Luxury spending defies global economic volatility

New study finds 94 percent of Chinese consumers will spend more , or at least as much, on luxury goods and services in the coming year.

Spending on luxury goods on the Chinese mainland and in Hong Kong remains strong against a backdrop of global economic uncertainty, with 94 percent of consumers planning to spend more or maintain current levels, a new survey has found.

Only 6 percent expect to trim their luxury spending over the next 12 months, the online survey by public relations firm Ruder Finn and Hong Kong-headquartered research consultancy Consumer Search Group says.

And shopping is the most important factor in choosing where to travel overseas.

The survey of 1,385 consumers with a household income of 841,489 yuan (US$144,455) on the mainland and 1.4 million yuan in Hong Kong. found more than half of mainland consumers are likely to spend more on luxury electronics, beauty and cosmetic products, and clothing.

But mainland shoppers are now buying luxury items largely for taste and lifestyle, a shift from the "show-off-to-the-outsider" attitude seen in previous studies.

"Against the backdrop of this market volatility, companies must fully tap the wide variety of consumer market opportunities in order to successfully engage with the changing face of the Chinese luxury consumer," said Gao Min, Ruder Finn Asia senior vice president and general manager for luxury practice in China.

Total spending on luxury goods in the past year was on average higher among millennials aged between 26 and 35 in both Hong Kong and the mainland.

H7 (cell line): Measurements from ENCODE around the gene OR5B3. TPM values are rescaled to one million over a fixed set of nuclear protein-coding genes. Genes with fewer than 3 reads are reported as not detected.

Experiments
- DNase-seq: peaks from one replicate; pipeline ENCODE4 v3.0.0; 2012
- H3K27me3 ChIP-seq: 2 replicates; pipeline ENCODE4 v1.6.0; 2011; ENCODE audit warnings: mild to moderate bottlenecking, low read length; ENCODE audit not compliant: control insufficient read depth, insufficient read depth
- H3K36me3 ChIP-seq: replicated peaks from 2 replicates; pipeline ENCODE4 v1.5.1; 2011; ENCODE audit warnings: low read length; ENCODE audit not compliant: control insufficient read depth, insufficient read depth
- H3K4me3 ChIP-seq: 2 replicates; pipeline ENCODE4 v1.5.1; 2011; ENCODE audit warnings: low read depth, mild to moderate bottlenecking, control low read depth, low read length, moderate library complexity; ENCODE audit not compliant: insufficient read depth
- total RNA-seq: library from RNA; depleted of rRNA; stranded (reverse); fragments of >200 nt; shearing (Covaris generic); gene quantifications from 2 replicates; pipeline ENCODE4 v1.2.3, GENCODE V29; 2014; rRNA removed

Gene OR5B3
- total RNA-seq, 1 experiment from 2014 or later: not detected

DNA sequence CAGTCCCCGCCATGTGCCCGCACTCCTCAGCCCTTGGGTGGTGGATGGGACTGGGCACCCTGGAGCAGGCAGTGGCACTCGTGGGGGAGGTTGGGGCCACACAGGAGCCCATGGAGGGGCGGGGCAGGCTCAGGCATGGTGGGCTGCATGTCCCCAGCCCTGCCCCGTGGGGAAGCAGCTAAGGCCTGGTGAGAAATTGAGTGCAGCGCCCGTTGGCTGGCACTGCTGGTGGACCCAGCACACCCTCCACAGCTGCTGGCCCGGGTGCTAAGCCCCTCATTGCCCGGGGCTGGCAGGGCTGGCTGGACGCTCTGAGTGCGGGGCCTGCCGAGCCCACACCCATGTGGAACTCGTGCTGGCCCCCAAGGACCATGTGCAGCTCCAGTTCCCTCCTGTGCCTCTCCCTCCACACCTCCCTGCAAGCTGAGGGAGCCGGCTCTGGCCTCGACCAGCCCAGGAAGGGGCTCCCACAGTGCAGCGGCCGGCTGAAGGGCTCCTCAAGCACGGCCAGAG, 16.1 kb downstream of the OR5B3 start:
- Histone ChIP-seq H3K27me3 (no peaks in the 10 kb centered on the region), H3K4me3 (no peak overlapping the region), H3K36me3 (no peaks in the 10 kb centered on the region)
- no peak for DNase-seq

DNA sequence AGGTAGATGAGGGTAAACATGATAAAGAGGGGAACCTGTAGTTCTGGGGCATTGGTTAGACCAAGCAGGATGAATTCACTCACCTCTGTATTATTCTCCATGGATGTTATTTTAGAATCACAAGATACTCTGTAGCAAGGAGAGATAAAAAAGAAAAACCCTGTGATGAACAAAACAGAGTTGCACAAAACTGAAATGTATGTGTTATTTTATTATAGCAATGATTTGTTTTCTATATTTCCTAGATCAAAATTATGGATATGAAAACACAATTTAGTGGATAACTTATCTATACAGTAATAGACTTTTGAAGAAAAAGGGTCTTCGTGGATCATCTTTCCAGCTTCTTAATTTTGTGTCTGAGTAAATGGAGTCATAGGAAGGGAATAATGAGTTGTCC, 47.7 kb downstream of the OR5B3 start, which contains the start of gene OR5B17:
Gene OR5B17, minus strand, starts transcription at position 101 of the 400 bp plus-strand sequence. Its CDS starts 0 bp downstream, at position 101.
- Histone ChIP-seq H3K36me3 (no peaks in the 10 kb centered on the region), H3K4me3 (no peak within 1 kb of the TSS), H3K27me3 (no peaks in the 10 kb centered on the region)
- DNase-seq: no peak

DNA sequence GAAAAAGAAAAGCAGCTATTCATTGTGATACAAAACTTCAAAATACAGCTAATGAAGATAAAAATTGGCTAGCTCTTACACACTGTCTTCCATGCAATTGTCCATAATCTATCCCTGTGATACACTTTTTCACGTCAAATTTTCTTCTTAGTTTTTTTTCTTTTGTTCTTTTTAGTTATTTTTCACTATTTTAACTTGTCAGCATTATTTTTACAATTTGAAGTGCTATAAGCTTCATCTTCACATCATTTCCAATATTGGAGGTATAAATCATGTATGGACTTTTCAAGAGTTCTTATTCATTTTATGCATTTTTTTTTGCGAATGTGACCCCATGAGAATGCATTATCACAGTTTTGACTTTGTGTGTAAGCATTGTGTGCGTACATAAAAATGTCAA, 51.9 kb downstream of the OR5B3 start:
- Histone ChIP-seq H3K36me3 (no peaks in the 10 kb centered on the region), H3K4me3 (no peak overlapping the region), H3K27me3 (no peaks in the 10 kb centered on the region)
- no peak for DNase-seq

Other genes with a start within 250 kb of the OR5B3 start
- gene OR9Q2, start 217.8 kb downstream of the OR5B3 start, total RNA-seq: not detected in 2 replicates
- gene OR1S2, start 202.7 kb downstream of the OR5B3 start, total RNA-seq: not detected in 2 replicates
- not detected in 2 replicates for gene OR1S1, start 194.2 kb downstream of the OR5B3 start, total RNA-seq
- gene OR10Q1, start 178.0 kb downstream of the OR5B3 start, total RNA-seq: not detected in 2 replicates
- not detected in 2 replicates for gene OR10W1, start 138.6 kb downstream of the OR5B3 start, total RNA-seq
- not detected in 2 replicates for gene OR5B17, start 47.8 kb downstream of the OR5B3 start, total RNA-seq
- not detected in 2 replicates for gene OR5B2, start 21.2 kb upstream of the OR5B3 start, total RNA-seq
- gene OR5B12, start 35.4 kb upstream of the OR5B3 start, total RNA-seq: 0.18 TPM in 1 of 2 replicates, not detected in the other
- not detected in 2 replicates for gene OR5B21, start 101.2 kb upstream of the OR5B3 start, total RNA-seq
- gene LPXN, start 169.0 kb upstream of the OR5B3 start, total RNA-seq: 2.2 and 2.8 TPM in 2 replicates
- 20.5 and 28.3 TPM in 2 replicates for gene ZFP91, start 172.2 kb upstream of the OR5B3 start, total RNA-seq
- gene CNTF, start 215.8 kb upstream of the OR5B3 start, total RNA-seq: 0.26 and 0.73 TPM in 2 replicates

And the massive spending power of Generation Z ion the mainland reaffirms the fact that China luxury consumers are much younger compared to their international counterparts. 

Chinese consumers are most likely to spend more on luxury electronics and beauty and cosmetics and the categories that attract the most spending in the past year include luxury clothing and jewellery.

Although consumers nowadays tend to receive product and brand information from a wide range of media channels, traditional media such as TV and print advertising still remain the top factors in purchasing decisions for Chinese mainland shoppers.

Millennials between 26 and 35 are the most willing to shop online, with over 70 percent Chinese mainland respondents saying they would be willing to buy luxury items online, except for cars.

The percentage of Chinese shoppers buying luxury items online has picked up from 80 percent in the 2016 survey to 84 percent last year.


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